As we said, we’re going to follow the Orlando story closely, but be our usual careful yet persistent selves, not rushing to judgment on anything. For now, here are a couple of things that caught my eye in coverage by The New York Times. They were buried in the body of a long article, and that’s often where the most interesting notions are found.
Sally Yates, the deputy attorney general, told reporters on Monday that the Justice Department might look to adopt new procedures that would alert counterterrorism investigators if someone who had been on a terror watch list tried to buy a gun.
Mr. Mateen bought the two weapons used in the attack just this month, officials said. “One would have liked to have known about it,” Ms. Yates said.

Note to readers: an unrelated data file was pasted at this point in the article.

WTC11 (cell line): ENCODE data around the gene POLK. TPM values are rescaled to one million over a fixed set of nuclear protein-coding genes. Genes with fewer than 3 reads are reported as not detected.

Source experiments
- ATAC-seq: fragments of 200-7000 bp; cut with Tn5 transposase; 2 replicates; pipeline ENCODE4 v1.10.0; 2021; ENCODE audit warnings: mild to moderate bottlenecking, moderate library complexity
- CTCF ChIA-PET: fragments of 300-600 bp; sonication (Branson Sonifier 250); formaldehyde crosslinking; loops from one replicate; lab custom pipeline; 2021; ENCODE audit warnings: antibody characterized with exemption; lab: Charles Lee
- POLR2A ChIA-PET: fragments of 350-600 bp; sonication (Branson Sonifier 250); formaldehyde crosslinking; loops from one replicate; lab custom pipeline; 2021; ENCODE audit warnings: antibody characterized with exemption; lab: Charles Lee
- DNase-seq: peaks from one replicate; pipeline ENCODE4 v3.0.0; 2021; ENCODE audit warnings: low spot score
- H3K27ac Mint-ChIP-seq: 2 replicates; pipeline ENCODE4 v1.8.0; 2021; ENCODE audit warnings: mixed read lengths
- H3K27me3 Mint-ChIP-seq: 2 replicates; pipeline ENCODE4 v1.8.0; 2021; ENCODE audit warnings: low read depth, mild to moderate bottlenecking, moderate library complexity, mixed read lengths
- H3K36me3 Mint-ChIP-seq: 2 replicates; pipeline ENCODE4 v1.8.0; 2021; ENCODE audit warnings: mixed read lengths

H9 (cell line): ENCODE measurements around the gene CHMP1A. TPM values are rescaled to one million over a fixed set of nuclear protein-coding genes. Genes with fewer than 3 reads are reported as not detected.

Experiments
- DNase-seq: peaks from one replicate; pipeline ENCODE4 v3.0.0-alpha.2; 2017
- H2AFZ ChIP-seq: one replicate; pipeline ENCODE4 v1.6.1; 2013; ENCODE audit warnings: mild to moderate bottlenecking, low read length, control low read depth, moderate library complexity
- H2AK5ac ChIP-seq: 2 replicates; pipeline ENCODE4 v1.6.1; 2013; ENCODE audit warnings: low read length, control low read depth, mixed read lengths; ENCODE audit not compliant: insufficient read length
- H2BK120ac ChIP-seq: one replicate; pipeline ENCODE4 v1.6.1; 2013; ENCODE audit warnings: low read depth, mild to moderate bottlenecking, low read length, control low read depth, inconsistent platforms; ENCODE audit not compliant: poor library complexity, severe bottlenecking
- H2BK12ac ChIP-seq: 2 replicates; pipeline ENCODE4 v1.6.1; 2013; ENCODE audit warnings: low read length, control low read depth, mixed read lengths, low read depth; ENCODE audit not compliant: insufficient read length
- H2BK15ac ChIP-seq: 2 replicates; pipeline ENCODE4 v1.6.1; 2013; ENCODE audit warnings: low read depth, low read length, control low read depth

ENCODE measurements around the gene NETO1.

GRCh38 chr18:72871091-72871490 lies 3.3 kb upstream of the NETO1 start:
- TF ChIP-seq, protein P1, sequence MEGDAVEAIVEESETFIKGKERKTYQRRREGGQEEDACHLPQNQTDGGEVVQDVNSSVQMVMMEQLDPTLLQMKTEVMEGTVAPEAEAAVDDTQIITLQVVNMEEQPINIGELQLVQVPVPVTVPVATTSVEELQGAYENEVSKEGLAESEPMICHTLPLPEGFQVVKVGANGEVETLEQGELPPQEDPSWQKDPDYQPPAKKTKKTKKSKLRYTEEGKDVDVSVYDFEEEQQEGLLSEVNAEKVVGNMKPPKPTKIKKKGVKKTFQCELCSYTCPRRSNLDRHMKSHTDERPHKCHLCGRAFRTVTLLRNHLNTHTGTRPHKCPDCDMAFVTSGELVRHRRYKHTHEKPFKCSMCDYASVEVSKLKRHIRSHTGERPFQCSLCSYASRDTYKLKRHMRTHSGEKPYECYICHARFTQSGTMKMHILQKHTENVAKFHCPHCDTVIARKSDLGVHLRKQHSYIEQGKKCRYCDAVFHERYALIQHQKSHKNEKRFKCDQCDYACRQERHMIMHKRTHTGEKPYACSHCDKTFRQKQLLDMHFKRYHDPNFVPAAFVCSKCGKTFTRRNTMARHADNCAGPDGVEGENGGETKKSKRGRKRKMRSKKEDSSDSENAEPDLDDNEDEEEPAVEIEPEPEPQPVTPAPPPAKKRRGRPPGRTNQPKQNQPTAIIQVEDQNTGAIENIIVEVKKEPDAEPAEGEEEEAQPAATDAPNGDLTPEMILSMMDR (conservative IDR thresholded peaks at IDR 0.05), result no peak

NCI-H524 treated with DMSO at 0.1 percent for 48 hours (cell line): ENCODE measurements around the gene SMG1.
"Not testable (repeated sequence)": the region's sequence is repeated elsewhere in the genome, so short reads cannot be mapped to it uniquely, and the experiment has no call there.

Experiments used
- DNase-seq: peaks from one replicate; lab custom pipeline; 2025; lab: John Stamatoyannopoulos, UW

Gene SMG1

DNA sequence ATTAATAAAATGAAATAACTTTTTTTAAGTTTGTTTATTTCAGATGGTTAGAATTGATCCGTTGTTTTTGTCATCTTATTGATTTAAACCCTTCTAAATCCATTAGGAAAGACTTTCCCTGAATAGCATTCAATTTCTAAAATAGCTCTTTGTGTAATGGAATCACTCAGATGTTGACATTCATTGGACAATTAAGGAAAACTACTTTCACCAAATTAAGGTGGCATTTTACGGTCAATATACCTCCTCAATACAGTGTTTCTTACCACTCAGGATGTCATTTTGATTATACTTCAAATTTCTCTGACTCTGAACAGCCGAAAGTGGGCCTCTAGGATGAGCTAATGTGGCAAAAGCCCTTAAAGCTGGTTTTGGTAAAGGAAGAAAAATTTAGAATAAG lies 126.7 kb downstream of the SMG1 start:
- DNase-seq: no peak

Is it just me, or is that not an extraordinary fact and understatement? How is it possible that those who monitor gun purchases don’t coordinate with those whose job it is to prevent carnage like this?
Mr. Mateen’s father, Seddique Mir Mateen, was unequivocal on Monday that his son had committed an “act of terrorism.” But the elder Mr. Mateen and other family members said they were still puzzled why a young man who had never been particularly religious is now being tied to the Islamic State’s murderous ideology.
They said that at this point they can find no easy explanations.
“Why did he do this?” his father asked. “He was born in America. He went to school in America. He went to college — why did he do that?”
“I am as puzzled as you are.”
So are we. We think the manner in which somebody’s persona appears to shift rapidly (for example from not being overtly religious to giving their life for a cause) deserves much closer scrutiny — and we’ll be doing just that. If you have thoughts or tips, please write us.